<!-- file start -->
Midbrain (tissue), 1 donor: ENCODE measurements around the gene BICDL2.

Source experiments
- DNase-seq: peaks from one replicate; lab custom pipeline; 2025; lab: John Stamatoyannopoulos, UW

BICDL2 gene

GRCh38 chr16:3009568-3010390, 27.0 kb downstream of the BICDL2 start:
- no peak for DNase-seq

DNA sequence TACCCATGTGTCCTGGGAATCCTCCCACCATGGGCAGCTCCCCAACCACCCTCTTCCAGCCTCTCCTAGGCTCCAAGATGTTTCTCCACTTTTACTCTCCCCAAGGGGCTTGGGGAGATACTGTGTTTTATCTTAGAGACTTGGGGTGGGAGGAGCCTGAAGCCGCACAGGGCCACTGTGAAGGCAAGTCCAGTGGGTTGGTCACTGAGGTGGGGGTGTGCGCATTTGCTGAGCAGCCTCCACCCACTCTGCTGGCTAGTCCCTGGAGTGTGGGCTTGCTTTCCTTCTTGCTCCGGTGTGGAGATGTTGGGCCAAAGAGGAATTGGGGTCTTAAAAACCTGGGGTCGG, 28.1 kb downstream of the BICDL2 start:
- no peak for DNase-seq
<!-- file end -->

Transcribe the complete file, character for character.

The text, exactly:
Midbrain (tissue), 1 donor: ENCODE measurements around the gene BICDL2.

Source experiments
- DNase-seq: peaks from one replicate; lab custom pipeline; 2025; lab: John Stamatoyannopoulos, UW

BICDL2 gene

GRCh38 chr16:3009568-3010390, 27.0 kb downstream of the BICDL2 start:
- no peak for DNase-seq

DNA sequence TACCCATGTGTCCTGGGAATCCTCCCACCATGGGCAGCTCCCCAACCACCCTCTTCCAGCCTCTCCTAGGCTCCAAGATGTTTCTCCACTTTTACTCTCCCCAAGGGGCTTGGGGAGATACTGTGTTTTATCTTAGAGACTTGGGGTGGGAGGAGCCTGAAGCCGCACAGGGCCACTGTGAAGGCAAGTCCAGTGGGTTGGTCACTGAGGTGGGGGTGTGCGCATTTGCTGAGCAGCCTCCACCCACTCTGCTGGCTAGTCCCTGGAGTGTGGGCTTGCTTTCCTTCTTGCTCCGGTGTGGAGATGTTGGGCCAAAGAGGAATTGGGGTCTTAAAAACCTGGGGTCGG, 28.1 kb downstream of the BICDL2 start:
- no peak for DNase-seq